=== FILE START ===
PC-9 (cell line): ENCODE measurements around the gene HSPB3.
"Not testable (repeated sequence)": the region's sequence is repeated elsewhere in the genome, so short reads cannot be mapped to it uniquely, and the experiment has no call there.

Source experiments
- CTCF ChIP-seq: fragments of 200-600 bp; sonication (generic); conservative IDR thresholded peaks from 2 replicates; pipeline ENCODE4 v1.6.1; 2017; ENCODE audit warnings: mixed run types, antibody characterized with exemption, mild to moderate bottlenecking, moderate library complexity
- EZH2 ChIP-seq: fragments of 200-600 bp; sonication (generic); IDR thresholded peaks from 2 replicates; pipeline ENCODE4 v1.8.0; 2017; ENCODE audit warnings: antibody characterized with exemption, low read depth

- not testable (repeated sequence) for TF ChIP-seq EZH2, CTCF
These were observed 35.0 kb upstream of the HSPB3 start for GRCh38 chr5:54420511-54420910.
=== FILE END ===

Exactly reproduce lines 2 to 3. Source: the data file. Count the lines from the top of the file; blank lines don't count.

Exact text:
"Not testable (repeated sequence)": the region's sequence is repeated elsewhere in the genome, so short reads cannot be mapped to it uniquely, and the experiment has no call there.

Source experiments